The new type 2 diabetes drug Trajenta (linagliptin 5 mg film-coated tablets) received Marketing Authorization from the European Commission for the treatment of type 2 diabetes. The European Commission has approved linagliptin in combination with metformin and metformin plus sulfonylurea. Linagliptin is also approved for use as monotherapy in patients inadequately controlled by diet and exercise alone and for whom metformin is inappropriate due to intolerance, or contraindicated due to renal impairment.The drug, made by Boehringer Ingelheim and Eli Lilly, was approved by the FDA in May 2011and is marketed in the US under the name Tradjenta.
Studies show linagliptin has a demonstrated efficacy and safety profile, reducing hemoglobin A1c (HbA1c or A1c) levels by a mean of -0.6 to -0.7 percent (compared to placebo). A1c is measured in people with diabetes to provide an index of blood glucose control for the previous two to three months and is used as a marker to determine the efficacy of glucose-lowering therapies.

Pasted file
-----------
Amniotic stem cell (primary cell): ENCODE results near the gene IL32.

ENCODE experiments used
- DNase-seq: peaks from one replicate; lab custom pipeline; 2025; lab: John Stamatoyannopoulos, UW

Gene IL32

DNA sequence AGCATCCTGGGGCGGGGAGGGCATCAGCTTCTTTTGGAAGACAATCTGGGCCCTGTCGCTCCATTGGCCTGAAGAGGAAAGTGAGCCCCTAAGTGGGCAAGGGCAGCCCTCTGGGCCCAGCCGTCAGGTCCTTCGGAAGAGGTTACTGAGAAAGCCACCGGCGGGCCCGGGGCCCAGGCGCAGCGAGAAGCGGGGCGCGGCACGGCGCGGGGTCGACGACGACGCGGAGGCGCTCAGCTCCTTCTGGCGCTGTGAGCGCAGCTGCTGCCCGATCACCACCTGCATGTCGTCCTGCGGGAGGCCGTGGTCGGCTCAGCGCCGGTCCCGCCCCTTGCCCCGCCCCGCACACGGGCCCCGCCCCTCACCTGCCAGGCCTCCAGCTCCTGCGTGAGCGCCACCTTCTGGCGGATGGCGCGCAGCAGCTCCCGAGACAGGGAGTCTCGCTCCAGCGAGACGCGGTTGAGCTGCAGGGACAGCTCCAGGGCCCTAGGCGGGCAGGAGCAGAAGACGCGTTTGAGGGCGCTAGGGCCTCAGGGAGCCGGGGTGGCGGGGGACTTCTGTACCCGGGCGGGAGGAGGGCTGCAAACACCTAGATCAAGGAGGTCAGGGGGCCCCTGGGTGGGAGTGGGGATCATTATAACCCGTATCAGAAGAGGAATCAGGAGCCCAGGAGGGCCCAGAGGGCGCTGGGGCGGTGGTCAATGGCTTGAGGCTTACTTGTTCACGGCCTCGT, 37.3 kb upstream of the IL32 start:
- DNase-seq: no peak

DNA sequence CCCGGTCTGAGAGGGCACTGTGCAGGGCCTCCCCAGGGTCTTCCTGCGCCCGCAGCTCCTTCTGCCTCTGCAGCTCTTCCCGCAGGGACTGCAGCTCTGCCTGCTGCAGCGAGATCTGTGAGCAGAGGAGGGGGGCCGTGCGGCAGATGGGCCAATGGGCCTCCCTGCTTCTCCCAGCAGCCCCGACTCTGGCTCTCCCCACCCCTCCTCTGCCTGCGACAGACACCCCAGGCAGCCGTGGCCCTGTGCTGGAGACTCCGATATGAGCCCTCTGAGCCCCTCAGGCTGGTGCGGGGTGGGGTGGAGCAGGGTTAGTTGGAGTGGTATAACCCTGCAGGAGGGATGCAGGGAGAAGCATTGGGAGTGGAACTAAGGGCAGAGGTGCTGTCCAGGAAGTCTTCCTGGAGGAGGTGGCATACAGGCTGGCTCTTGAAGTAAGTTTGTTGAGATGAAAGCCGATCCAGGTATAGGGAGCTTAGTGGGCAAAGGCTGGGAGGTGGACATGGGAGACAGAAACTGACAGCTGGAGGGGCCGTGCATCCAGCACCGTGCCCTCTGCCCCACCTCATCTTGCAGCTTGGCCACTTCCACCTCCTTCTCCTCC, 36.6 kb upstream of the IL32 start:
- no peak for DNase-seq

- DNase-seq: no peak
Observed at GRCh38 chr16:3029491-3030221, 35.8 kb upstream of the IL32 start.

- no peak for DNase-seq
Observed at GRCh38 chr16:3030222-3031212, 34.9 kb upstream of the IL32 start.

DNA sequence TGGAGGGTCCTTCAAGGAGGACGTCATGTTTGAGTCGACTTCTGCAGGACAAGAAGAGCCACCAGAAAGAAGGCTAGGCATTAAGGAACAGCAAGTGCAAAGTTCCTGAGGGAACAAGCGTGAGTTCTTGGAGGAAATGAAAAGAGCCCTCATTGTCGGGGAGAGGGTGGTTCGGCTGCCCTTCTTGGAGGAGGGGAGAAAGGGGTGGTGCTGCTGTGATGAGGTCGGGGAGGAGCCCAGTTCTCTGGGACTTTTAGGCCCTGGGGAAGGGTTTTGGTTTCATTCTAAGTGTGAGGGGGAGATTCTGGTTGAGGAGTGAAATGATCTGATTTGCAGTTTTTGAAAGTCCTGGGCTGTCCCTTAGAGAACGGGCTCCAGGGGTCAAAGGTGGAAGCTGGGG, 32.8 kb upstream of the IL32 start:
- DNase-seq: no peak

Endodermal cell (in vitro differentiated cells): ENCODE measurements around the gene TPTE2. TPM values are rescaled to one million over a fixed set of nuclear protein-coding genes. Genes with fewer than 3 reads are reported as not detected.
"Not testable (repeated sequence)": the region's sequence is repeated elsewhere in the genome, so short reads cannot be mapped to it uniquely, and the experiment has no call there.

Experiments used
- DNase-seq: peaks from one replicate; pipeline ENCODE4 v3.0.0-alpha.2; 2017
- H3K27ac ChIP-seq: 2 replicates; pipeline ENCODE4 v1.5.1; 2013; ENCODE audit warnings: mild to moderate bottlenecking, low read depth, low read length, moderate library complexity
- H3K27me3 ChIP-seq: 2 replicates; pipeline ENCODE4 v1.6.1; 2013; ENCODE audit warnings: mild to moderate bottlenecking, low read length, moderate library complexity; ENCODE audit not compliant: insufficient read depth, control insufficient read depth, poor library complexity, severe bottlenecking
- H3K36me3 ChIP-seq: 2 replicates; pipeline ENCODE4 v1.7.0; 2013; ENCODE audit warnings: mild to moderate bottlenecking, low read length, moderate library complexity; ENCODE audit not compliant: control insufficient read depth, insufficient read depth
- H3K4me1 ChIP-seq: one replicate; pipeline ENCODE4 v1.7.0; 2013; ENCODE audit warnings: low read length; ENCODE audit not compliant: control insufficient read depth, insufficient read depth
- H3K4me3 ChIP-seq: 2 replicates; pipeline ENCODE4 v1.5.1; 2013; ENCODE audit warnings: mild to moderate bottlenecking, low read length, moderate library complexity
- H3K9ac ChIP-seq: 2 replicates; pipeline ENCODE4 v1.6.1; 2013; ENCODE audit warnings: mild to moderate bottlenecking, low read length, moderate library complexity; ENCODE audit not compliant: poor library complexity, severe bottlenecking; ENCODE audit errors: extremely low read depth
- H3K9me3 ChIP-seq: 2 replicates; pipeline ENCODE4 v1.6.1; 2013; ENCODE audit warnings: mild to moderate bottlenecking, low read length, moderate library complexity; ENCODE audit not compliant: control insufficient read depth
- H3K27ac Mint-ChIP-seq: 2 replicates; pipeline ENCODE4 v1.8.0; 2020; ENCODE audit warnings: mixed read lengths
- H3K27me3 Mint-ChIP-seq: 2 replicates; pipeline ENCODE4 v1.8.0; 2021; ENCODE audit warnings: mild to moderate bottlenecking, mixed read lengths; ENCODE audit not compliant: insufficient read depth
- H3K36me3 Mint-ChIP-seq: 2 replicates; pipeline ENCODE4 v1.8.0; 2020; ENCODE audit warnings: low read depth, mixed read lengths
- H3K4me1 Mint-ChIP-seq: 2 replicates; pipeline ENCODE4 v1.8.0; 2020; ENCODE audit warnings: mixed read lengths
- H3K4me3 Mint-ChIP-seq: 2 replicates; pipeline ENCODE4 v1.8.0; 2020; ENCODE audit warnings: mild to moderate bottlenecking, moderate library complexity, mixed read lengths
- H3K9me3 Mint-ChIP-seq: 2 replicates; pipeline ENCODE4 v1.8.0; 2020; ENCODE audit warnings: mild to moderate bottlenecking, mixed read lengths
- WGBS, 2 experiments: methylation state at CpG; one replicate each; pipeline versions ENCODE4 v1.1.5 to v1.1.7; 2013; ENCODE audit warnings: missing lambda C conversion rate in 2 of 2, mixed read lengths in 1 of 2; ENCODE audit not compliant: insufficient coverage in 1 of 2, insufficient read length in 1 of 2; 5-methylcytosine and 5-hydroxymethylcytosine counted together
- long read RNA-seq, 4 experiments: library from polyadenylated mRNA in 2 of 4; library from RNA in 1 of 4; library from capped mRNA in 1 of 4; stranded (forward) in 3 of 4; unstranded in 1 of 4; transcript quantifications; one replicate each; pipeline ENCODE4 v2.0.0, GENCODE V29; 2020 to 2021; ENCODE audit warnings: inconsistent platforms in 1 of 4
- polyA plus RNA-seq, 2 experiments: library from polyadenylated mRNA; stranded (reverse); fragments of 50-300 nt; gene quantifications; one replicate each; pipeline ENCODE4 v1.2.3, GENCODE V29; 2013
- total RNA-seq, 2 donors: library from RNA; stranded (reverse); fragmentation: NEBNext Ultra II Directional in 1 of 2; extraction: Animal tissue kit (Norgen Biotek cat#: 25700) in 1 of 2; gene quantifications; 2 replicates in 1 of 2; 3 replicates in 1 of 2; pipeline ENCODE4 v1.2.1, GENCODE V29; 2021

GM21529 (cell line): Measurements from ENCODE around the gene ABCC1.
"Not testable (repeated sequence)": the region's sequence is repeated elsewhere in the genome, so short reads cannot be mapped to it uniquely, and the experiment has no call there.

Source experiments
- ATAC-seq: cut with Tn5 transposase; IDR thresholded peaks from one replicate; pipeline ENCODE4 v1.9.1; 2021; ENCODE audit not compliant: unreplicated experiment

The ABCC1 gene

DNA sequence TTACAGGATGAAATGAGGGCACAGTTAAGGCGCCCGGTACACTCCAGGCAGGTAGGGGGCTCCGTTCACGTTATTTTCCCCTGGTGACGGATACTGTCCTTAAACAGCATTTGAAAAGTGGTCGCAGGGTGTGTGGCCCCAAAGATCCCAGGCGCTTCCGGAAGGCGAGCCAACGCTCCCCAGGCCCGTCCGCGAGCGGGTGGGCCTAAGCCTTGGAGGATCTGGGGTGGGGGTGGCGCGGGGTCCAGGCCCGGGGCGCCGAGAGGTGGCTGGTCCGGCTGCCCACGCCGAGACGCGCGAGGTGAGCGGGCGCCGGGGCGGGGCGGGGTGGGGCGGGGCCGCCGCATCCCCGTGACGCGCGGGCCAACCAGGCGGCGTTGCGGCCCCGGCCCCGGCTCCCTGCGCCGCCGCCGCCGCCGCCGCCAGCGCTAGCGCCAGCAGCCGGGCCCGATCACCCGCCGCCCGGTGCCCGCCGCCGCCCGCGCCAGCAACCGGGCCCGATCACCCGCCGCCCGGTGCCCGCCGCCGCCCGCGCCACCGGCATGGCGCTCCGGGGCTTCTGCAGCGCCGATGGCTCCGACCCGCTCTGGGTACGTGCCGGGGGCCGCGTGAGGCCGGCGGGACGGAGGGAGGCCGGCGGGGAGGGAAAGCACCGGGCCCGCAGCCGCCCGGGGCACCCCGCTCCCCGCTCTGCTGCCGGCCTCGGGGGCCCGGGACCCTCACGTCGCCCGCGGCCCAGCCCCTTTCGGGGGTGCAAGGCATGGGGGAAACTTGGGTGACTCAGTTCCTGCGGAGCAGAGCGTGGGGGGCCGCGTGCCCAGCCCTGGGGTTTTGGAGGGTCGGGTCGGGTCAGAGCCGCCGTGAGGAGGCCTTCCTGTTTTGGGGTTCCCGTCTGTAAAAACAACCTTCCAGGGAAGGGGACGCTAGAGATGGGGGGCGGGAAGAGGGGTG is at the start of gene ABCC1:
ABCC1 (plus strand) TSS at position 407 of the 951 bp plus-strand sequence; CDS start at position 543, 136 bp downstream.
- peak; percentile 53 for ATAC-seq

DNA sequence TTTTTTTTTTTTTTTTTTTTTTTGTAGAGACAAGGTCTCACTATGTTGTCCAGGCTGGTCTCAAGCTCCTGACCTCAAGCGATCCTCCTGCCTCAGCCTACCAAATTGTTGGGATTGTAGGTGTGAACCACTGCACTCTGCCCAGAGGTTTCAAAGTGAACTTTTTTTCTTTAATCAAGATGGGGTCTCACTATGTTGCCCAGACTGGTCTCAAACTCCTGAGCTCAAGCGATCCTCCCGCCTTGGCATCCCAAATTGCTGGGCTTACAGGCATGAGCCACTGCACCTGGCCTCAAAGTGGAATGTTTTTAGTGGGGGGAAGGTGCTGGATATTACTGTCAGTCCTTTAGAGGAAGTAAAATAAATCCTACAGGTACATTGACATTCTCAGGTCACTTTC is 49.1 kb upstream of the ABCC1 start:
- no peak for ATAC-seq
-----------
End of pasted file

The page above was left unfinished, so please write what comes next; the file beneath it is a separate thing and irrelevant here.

The approval of linagliptin in Europe was based on a clinical trial program which involved approximately 6,000 adults with type 2 diabetes. Included in the program were placebo-controlled studies evaluating linagliptin as monotherapy and in combination with the commonly prescribed oral antihyperglycemic medications metformin and/or sulfonylurea. In two monotherapy studies, linagliptin showed a statistically significant mean difference in A1C from placebo of -0.6 to -0.7 percent. In patients who were not adequately controlled on metformin or metformin plus sulfonylurea, the addition of linagliptin also resulted in a statistically significant mean difference in A1c from placebo of -0.6 percent. The incidence of hypoglycemia was similar to placebo and weight did not change significantly from baseline.
Linagliptin should not be used in patients with type 1 diabetes or for the treatment of diabetic ketoacidosis (increased ketones in the blood or urine). It has not been studied in combination with insulin.